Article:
This last week has been a great whirlwind of experiences. Unfortunately, they don’t involve a lot of poker so shield your eyes if they may be harmed by content lacking poker stories.

Saturday evening I attended my 20 year high class reunion. Without reflecting on the pure amazement of being alive 20 years post-graduation, I was truly excited to see many of my former classmates. Many people come to reunions with all sorts of agendas or things to prove but I just came to hang out with people I haven’t seen in far too long. I was quite sure that would be the motivating factor for most of my classmates so the mood of the evening was looking to be pretty enjoyable.

True to form, that’s exactly what I got. While the names and faces of people I hadn’t seen since Flock of Seagulls was considered a serious band came quickly to me, some of my classmates wondered out loud that they didn’t recognize anybody. Yes, they had packed on a few pounds (as I had I) or graduated from ugly duckling into swan but something in the eyes gives every person away. You can’t change the eyes.

None of the 1985 graduating class had cured cancer or become president (I think). Mostly it was a collection of cops, firemen, financial planners, insurance salesmen, business owners, construction workers, software engineers, attorneys, travel agents, and other normal professions that most people finally aspire to. Many had never left the comfortable city in which they grew up so had become permanent fixtures in the local community.

After draining the bar dry, several of us headed over to PS’ place to have a nightcap or eight. I awoke Sunday morning staring into the face of a wild boar. While on past occasions involving this much booze I might be referring to the attractiveness of a lady friend, this time I was actually staring into the eyes of a wild boar who’s unlucky head had been mounted on PS’ wall.

I wish it had been my head though. The dead don’t experience pain and I was being given a cruel reminder of how alive I was by a throbbing sensation which began at the base of my neck, traveled across the entire back portion of my skull, and came to an explosive ending in my temples. Yes, just like high school.

I had no time to nurse my malady though. I had a flight to catch. I got in my car and fought through my hang-over fueled, super-human like sensitivity to light and sound to make it home where I quickly showered, grabbed my bags and headed up to LAX. Some fourteen or fifteen hours later I’m shuffling onto the Heathrow Express. I exit at Paddington Station, catch the tube to Kings Cross, and board yet another train to Cambridge.

When I arrive in Cambridge and exit the train station I’m immediately struck by the fact that I’ve arrived on the one day in all my travels to the British Kingdom that sunscreen would have been a good idea. Yes, sun in England! I saw many of her majesty’s subjects cowering in dark corners, sobbing as they looked skyward screaming “Lord, what have we done to anger thee?”

I take advantage of the mass hysteria to snatch a cab which drops me off somewhere in the general vicinity of the University of Cambridge’s Jesus College campus where I’ll be staying. The campus porter’s office secures for me a bare-bones dorm room and I clean up a bit. It’s already 6pm on Monday and there’s a dinner I’m supposed to attend in the Prioress’s Room at 7:15.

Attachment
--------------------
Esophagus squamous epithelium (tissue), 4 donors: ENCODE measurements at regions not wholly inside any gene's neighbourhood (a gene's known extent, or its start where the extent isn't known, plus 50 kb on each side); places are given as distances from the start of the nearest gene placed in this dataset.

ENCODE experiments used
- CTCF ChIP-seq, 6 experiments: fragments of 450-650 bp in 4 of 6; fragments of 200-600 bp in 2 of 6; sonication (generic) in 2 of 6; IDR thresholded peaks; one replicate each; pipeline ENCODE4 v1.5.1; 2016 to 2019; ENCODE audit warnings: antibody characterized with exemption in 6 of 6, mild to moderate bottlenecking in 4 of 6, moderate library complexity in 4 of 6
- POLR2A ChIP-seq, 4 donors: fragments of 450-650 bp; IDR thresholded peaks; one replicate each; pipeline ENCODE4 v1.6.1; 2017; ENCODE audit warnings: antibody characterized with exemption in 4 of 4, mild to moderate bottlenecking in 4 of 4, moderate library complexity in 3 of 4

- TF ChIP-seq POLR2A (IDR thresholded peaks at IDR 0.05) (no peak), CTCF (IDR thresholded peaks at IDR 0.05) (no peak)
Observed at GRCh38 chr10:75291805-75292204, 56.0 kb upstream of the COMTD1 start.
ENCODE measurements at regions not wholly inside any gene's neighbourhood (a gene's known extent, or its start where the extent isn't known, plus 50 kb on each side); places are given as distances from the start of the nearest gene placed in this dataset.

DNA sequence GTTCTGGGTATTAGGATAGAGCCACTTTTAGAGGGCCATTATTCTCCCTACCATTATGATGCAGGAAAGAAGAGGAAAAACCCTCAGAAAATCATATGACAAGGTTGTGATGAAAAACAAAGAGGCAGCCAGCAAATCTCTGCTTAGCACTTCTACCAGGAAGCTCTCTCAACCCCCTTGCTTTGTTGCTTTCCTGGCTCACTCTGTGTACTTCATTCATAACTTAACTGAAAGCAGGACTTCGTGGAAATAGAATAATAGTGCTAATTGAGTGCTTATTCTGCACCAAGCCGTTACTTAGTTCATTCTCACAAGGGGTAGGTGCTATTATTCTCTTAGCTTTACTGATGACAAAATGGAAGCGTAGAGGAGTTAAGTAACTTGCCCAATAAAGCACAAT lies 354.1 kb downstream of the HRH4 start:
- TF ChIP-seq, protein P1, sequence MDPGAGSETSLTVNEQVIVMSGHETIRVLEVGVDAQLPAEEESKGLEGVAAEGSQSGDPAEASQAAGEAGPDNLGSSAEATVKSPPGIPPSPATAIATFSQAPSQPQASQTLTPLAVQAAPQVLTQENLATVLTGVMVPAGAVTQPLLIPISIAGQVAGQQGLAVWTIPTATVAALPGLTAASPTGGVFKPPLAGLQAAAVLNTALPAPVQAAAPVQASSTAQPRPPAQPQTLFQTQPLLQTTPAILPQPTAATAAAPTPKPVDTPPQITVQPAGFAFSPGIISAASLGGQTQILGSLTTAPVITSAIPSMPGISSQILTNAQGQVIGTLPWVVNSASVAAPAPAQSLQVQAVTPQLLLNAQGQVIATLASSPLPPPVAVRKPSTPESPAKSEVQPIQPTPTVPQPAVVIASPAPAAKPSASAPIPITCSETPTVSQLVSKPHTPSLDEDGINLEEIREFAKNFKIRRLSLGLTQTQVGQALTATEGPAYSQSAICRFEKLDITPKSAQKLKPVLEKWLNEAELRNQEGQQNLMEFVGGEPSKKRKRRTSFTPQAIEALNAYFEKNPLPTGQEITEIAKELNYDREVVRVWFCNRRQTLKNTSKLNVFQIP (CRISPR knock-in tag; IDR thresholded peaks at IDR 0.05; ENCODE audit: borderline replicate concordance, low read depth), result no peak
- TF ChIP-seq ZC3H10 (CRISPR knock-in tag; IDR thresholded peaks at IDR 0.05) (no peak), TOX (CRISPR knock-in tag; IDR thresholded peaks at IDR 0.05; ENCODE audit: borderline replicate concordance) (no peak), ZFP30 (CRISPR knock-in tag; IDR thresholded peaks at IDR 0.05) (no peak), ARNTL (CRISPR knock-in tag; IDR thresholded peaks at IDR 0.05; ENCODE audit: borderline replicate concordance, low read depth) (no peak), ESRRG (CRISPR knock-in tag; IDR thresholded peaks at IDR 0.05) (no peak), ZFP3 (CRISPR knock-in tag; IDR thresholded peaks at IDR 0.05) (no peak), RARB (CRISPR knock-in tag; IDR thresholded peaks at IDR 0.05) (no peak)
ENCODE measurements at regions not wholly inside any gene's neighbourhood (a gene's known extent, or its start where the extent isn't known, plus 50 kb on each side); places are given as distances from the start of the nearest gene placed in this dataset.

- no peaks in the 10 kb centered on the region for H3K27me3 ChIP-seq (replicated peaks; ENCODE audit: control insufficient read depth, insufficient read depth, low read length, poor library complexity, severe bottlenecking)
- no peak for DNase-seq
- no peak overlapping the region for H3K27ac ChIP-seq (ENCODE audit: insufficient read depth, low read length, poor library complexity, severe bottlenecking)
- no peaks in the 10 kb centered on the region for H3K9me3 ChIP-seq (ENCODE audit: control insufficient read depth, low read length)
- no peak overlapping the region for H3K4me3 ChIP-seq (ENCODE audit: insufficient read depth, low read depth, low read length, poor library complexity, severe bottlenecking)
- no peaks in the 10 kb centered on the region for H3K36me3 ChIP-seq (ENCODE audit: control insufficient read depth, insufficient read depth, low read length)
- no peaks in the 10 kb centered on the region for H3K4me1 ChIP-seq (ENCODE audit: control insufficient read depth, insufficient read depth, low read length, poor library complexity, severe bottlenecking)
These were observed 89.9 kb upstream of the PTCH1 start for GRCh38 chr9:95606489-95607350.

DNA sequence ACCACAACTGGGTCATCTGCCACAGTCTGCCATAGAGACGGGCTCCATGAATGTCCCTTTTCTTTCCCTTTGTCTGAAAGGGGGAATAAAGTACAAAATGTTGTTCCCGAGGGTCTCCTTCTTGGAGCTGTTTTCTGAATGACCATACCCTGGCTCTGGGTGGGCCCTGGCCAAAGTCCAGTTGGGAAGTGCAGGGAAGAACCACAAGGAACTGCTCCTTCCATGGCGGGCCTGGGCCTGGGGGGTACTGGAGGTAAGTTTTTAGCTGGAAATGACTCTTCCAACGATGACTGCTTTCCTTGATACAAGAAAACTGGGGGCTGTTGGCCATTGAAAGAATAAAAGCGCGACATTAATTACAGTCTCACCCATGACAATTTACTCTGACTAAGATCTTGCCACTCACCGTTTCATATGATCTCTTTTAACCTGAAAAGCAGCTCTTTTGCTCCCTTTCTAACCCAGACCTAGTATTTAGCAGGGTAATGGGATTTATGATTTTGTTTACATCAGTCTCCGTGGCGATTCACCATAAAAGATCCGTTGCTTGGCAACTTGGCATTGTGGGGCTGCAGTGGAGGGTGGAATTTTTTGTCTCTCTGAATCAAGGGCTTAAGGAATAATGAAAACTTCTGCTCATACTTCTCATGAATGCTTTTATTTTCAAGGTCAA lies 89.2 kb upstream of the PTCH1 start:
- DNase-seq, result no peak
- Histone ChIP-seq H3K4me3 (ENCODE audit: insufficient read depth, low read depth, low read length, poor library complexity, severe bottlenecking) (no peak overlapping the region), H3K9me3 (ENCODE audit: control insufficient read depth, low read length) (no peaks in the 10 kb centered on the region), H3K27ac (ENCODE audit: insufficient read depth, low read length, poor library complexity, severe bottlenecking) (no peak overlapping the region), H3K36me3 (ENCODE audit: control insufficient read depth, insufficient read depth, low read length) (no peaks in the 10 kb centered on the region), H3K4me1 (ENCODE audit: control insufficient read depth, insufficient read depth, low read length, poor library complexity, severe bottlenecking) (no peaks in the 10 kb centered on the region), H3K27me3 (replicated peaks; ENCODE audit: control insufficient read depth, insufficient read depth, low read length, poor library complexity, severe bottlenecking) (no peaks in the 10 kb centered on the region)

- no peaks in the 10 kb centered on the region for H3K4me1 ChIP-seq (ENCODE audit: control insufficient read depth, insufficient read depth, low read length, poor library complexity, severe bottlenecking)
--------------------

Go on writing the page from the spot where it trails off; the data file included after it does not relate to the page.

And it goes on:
I need to psych myself up for this dinner though because the entire guest list consists of angry computer scientists who surely won’t wait until my formal presentation Tuesday morning. They’re angry because my predecessors had promised them the world and failed to deliver. My particular crime was coming in after said previous failures and being stupid enough to agree to meet them face-to-face on their own turf. I ended up being able to deflect most of their jabs over dinner but I made sure to count the number of knife settings to make sure they stayed on the surface of the table.

My presentation the next morning lasted four hours. Actually there were only ten minutes of PowerPoint slides but the nine on one assault consumed the other three hours and fifty minutes. In the end, I think we made some substantial progress and it seemed most of them were pleased to have gotten their frustrations out.

Slightly bruised and bloodied I caught the next train back to Kings Cross, the tube back to Paddington, and the Express back to Heathrow. From Heathrow I boarded a KLM flight bound for Amsterdam.

Landing in Amsterdam, I quickly slid into a cab for a 50 Euro ride to my hotel. The driver had some smooth jazz going on the radio which seemed to be absolutely perfect for the ride.

I have a special place in my heart for the Dutch. Back in my Army days I was sent to the southern Dutch city of Nijmegen for the big four day march they have each year. Military teams from across the world come and hump it 25 miles a day for four days in full combat uniform including a 60 – 80 lbs rucksack.

I was there to provide medical support. We arrived a week early to recon ambulance routes through the city and scout medivac chopper landing zones in case any US personnel needed evacuation. It didn’t take long for us to recon the local pubs and “coffee” houses too.

On our first night out at the pubs, we kept getting approached by gorgeous Dutch girls who would slink by saying “I love Americans.” I’ll leave it to the reader’s imagination to fill in the details on how those nights ended.